I remember concluding then that it would not be possible at this time, due to the opera's African-American jazz-artist hero (Jonny) being, in fact, conceived of dramatically as a then stereotypical African-American criminal outsider.

That is, I could see Seiji Ozawa carrying off the Vienna production in close to "closed" musicological, socio-historical study conditions; but I could not see him further introducing the work to audiences in America or the UK as a vital, forgotten opera; and one possibly worthy of revival for an expanded canon.

Musically, the work is fine and just as worthy, if not worthier, than Kurt Weill's "Aufstieg und Fall der Stadt Mahagonny," which James Levine and the Metropolitan mounted in the early 1980s, and toured throughout some of the United States.

I'm sure that your other readers can name numerous other operas of this period in European music history which could be less problemmatically revived today in the UK or the United States/Canada/Australia (or in the Russian Federation/Ukraine, Japan, or China).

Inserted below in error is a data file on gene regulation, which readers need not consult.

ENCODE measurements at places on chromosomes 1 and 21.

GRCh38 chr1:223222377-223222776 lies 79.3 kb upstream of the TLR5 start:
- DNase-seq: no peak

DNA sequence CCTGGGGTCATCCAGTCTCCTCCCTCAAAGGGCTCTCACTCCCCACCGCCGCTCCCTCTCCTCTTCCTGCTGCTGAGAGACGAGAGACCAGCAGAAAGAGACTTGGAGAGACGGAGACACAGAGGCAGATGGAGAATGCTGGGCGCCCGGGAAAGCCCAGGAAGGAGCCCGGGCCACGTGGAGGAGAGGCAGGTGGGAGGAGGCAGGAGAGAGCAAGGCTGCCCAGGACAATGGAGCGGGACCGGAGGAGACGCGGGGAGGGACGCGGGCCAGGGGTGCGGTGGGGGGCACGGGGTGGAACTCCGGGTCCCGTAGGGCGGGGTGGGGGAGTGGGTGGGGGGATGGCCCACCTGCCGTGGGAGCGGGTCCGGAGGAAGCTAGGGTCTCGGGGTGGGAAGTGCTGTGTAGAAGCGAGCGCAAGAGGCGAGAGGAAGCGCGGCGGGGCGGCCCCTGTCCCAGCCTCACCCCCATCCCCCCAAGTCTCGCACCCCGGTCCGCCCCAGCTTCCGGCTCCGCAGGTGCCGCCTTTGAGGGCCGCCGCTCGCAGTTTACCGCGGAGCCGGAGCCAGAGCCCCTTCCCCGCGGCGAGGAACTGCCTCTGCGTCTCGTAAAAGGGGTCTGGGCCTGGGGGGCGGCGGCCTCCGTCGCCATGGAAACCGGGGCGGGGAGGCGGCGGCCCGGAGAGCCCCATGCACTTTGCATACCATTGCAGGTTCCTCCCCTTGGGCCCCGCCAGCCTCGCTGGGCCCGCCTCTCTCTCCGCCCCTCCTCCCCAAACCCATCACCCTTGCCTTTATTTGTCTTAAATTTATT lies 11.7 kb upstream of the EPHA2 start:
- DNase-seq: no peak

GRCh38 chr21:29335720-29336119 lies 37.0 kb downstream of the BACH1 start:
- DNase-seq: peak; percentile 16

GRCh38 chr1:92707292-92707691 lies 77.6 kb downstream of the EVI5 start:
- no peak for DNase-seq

Garth Trinkl said…
Henry, I think that once you reread the libretto (or experience the work live) you will see that the story is, unfortunately, less sympathetic to African-Americans or African-Europeans than their simply being exemplary representatives of the future and a future European, European-American, or world music. As I mentioned, I was fortunate to have experienced the work's fairly fine music in a major theater, but wish that I could feel that the work was dramatically worthy of touring to the Metropolitan or London or Los Angeles or Washington National Opera companies. I also recall now, myself, being more struck then by the beauty of the work's neo-romantic writing than by its less-well developed or integrated jazz-inspired writing.

Thanks, Henry, for your other thoughts, as well. Perhaps you would like to mention your favorite three or four "lost" operas by Schreker, Korngold, Braunfels, Zemlinsky, and others; which you would like to see mounted in Los Angeles, New York City, London, and elsewhere.

As you probably know, James Conlon has been rumoured to be the leading candidate to replace Leonard Slatkin at the helm of the Washington National Symphony orchestra. In that capacity, one wonders whether he might not lead some of this "lost" European operatic repertoire at the Washington National Opera, the MET Opera, and the Los Angeles and San Francisco Operas, as well.

And as you also know, the MET will be producing in a few weeks [in a post-modern production] Hofmannstahl and Strauss's "Die Ägyptische Helena"; an opera which has been championed in America by concert opera organizations for the past generation. I will assume that there have also been major productions of it in Germany and Austria; and perhaps concert versions of it in the EU and UK, as well.